What If Your Hotel Bill Was Like A Hospital Bill
Many people are thoroughly confused when they get a detailed bill from a hospital. How much was that bandage?? Two Tylenol cost $25?? Here's a video that clearly illustrates how idiosyncratic and arbitrary a hospital bill can appear to be:
Healthcare is the only consumer product that we purchase without knowing the cost in advance. And even if we did know the price of that saline I.V., would we make different decisions about our care? Maybe that would apply to non-emergent care. We might opt for a doctor's visit instead of an ER or urgent care facility if we can wait to be seen. Or we might choose the urgent care verus an ER visit if we had a facility convenient to us.
But in the hospital environment, we have no choice. We can't ask for a lower-cost I.V. option or to have fewer bandages used. We trust that all of the treatment and procedures given in a hospital are reasoned and necessary even if they are not.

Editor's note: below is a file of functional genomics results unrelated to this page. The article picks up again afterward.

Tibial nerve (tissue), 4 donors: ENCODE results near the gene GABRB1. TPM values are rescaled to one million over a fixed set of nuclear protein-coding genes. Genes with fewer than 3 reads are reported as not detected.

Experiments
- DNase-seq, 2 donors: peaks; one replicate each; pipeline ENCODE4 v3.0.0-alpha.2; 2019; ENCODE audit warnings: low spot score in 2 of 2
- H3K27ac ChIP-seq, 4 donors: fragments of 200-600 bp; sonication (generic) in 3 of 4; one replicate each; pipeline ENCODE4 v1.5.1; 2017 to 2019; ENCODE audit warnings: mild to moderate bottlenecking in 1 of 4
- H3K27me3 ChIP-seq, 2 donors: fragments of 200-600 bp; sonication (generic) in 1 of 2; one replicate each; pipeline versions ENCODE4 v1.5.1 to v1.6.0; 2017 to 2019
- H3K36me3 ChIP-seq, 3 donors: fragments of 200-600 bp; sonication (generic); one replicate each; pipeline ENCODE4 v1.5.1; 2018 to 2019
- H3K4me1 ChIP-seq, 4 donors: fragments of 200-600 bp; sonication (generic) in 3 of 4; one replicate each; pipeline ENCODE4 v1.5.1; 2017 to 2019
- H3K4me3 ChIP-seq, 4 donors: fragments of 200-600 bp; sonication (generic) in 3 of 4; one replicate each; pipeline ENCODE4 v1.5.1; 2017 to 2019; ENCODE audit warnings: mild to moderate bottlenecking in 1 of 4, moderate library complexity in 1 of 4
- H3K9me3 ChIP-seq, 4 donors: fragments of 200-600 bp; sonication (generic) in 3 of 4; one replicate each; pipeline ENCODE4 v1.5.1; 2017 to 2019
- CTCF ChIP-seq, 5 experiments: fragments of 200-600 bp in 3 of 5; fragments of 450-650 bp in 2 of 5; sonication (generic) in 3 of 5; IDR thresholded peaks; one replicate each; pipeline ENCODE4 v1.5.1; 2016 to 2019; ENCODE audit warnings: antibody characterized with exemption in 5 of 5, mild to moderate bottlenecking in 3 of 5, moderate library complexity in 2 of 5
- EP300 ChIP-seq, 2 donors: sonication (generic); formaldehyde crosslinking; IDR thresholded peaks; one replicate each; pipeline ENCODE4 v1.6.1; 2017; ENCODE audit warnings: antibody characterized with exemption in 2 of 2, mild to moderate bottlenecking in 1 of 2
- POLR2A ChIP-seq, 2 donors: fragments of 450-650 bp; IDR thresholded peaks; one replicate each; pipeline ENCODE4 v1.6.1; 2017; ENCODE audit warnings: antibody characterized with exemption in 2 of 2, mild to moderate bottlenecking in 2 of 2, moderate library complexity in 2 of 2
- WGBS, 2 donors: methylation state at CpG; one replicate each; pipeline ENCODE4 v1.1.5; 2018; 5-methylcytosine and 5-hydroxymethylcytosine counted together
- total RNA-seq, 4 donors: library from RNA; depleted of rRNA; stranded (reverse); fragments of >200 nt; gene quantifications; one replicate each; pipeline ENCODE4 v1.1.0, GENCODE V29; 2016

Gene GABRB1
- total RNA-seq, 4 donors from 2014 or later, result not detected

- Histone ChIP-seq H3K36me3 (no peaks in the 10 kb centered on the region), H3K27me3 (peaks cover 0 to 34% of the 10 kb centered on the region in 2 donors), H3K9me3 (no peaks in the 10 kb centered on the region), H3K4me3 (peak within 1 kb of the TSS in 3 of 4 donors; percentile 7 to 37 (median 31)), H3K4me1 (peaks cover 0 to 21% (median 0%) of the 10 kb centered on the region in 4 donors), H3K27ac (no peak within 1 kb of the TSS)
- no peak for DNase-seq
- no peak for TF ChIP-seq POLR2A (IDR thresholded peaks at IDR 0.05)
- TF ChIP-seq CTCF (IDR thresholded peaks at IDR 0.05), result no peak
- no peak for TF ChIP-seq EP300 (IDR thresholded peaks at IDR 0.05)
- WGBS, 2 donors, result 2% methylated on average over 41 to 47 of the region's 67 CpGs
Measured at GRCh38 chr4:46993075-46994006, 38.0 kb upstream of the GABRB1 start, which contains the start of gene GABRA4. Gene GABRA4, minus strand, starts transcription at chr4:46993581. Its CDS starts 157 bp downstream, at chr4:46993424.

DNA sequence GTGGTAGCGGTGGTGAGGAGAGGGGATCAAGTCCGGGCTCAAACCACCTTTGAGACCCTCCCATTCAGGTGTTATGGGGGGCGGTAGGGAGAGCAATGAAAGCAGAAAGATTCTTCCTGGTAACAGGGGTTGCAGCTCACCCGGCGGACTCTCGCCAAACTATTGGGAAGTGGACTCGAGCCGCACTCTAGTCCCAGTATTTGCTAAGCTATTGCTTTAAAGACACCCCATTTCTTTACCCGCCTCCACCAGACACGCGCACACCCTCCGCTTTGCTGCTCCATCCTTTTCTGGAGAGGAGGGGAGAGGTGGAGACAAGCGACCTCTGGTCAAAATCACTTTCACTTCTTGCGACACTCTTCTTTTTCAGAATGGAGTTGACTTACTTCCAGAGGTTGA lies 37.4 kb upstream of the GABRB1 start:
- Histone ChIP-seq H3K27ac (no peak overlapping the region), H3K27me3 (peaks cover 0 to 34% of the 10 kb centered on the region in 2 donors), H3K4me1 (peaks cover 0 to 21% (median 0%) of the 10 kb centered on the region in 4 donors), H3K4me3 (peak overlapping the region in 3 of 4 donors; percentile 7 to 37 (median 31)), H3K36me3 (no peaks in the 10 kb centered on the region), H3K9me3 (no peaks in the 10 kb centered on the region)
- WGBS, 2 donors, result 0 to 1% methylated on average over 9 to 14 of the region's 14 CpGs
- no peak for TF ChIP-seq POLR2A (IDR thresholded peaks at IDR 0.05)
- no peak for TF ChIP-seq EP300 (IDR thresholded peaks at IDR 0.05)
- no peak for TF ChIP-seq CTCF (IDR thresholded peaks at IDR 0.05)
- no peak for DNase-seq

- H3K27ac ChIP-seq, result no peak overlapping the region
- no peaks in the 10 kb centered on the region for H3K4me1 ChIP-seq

The best advice that I can give when reviewing a detailed hospital bill is to look for services that were billed more than once or services that you suspect were never rendered.
Why examine your bill if you have insurance? One word: co-insurance. If you owe a portion of your bill (after they reduce it per contractual discounts), then any amount which can be eliminated from the bill will save you on your co-insurance. Let's say your co-insurance is 20% and you find a $1000 procedure (the contractual rate) that was scheduled but never performed. Eliminating that charge would save you $200!
In most cases, the hospital won't even send you a detailed bill unless you request one. Even if you can't find any errors, it is always good to review your bill because it will increase your health care literacy. This will make finding mistakes easier the next time you have to review a bill.